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I try to do as much of the maintenace on my 98 SLS as I can but it needs the trans fluid changed and it is very cold here so I have been considering letting the dealer do it one dealer in town charges 80 dollars to drop the pan and drain it the other will hook it up to a machine that will change all the fluid for 130 dollars.my car has 100000 miles on it I have heard that flushing things is not a good idea but it does get all the fluid out.I cant make up my mind on this any thoughts on this would be appreciated THANK YOU BOB R.
 

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My personal opinion is to go with the pan drop. At 100K there is some sludge/dirt in the pan and throughout the trans. Flushing not only leaves all that, it puts high detergent trans fluid in which will break some of that up and recirculate it. Flushing is also done by reverse flow, which may push dirt under seals.

The only good thing flushing does is gets all the old fluid out. There is a technique (which I've done) of running a trans cooler hose to a LARGE bucket and draining the trans into it, while filling the pan with fresh fluid. This works well but I don't know of any shops that do it.
 

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Yep, I would listen to zonie. The flush does sound like a good idea, but I have to believe that leaving all that crud in the pan and on the magnet is not a good idea in the long term. I would just drop the pan, remove the "hidden" side cover drain plug, backflush the screens, put it back together, fill it up with fresh fluid, drive it and forget it.
 

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I had my '98 SLS flushed at 96,000 and so far so good. Now, with 100,000 miles I'm going to finally have the original coolant changed per GM advise.

The trans fluid change was done by a Cadillac dealer, so I hope they knew what they were doing.:worship:
 

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zonie77 said:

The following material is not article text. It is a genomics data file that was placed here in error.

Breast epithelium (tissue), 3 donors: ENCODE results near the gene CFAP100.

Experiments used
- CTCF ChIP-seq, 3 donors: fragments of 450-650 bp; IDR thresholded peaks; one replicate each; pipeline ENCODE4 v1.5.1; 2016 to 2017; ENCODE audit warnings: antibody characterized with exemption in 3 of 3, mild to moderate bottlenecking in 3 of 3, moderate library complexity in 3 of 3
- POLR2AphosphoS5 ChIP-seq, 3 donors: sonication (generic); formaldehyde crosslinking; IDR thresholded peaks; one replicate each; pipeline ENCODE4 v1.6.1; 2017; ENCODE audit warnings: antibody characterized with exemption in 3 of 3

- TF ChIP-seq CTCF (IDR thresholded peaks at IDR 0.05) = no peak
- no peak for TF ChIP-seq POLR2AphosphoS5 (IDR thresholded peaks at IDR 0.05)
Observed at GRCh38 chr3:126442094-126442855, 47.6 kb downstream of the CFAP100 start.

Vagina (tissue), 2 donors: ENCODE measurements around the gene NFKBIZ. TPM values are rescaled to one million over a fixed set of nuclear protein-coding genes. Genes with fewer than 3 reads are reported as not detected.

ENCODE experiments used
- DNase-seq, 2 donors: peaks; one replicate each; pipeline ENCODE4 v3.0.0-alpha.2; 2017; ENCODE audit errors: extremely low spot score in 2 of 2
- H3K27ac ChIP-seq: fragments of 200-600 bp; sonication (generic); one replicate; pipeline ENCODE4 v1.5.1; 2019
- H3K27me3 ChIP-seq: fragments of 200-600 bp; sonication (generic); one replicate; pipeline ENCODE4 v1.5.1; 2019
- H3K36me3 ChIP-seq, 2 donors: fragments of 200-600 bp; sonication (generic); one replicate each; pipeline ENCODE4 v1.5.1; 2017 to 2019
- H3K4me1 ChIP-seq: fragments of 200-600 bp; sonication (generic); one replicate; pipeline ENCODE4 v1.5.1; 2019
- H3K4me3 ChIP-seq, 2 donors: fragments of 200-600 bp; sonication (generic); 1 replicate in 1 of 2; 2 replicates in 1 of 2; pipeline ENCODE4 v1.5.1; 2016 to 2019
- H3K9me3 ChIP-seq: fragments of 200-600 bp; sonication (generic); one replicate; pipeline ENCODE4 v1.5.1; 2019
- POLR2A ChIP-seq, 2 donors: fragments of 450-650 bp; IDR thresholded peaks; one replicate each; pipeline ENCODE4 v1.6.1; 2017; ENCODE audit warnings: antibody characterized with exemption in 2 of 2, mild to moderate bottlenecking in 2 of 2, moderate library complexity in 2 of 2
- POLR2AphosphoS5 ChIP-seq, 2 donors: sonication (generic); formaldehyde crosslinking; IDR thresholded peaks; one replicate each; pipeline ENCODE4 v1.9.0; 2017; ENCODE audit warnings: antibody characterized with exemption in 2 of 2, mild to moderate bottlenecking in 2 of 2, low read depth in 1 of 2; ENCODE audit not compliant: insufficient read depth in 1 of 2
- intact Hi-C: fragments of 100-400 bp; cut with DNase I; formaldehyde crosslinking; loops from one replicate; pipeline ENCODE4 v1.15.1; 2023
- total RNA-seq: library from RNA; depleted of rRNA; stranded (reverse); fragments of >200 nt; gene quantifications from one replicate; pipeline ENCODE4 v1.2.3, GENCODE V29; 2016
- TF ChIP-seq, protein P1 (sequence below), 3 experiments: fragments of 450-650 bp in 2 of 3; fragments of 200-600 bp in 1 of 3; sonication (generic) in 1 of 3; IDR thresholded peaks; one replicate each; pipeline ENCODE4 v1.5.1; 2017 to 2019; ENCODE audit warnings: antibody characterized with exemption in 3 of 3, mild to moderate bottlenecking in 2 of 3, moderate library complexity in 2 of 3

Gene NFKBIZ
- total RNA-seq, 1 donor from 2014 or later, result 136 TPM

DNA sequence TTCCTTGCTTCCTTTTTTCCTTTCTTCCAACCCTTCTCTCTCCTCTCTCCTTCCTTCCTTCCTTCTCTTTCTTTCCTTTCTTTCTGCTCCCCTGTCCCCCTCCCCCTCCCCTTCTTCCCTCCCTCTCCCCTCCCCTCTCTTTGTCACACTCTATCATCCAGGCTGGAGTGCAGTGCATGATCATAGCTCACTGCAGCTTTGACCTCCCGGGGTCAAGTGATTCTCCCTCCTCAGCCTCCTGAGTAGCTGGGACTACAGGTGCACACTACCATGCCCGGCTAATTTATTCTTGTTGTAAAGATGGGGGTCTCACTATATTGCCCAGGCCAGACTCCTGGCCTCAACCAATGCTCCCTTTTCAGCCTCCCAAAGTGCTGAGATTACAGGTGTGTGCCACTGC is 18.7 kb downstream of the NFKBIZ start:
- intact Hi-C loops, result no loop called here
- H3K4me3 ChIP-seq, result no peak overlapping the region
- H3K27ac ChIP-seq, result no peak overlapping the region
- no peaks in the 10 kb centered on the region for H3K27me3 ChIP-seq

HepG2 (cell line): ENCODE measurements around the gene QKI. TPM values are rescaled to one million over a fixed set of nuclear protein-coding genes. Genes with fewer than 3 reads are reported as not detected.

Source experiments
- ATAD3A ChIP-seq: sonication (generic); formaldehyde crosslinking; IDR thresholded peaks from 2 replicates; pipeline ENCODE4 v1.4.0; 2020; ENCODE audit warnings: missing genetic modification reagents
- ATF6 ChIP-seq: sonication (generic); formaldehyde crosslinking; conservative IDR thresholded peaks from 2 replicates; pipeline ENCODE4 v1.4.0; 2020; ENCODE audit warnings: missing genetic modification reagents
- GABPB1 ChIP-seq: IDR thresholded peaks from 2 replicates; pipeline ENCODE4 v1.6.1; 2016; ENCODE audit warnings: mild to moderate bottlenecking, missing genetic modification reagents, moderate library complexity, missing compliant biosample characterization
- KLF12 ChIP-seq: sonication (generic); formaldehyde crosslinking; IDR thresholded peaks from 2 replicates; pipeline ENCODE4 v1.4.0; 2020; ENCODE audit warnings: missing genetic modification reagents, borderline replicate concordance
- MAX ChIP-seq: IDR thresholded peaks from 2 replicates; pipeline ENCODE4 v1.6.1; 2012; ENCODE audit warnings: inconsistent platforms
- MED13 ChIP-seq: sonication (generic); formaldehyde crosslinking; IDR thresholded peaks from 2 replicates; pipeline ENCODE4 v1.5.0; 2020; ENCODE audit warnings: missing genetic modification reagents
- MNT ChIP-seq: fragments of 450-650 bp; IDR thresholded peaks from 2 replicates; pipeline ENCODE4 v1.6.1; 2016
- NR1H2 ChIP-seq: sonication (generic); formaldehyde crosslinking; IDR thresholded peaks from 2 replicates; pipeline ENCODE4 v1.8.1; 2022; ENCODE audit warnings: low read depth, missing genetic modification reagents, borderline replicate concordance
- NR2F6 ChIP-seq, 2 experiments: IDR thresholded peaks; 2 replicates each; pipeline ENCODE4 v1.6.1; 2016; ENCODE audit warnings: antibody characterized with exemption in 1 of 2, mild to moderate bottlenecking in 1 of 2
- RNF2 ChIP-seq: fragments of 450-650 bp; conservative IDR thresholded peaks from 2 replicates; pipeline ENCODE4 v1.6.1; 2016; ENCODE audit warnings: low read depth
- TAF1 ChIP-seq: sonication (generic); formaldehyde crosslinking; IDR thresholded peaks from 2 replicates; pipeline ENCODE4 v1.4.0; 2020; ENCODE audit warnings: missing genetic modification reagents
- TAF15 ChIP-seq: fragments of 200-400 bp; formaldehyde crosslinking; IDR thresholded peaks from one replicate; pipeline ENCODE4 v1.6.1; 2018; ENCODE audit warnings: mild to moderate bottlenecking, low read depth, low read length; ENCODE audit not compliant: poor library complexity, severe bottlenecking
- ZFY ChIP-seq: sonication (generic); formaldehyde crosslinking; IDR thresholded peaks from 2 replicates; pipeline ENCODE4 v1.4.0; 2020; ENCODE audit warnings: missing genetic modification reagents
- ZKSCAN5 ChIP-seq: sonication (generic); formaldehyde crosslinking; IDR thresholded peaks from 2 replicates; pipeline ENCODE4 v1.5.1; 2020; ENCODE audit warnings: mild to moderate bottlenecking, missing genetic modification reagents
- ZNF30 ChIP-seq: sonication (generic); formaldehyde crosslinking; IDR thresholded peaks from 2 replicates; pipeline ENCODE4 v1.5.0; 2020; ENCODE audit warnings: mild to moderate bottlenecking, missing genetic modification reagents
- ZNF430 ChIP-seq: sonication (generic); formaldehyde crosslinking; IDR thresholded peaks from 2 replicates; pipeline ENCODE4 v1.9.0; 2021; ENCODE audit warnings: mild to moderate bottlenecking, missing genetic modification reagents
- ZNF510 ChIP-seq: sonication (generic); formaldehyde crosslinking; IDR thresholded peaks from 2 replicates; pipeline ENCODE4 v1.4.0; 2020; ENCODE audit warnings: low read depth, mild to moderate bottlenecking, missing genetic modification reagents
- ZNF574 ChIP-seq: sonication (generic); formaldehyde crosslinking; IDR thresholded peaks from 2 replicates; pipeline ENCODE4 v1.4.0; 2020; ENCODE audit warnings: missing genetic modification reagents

Flushing is also done by reverse flow, which may push dirt under seals.
That is only one form of a flush, and the worst one. Whoever invented that should be beat.

Trans flushes are just fine provided they are done right. Before you do so, though, you should find out what system the dealer uses. If you hear anything reffering to reverse flow, then run.

The good shops/dealers use a flushing machine that mainly relies on the trans pressure itself. It's very similar to just disconnecting the lines and running the old fluid into a bucket and pumping new fluid in. Only this machine has a pump to more or less assist the flow (I guess some transmissions have a painfully slow flow rate), nothing more than that.

I work at a dealership that uses that method and my god you won't beleive how many trans flushes we do with a detergent and conditioner. Not one single problem has ever been reported (many of them are high mileage vehicles). Even the use of a detergent has caused no issues.

If you really want to be thorough, you could request they drop the pan and clean any gunk out, then flush it.

Dustin
 

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Dustin:

The dealer did take the pan off and pumped a product called "Transflush/Q5F" through the system before adding new fluid. The total charge for the service was @ $120. It was done by the local Cadillac dealer, so I hope they knew what they were doing. The total repair (including an oil change) took @ 2.5 hours.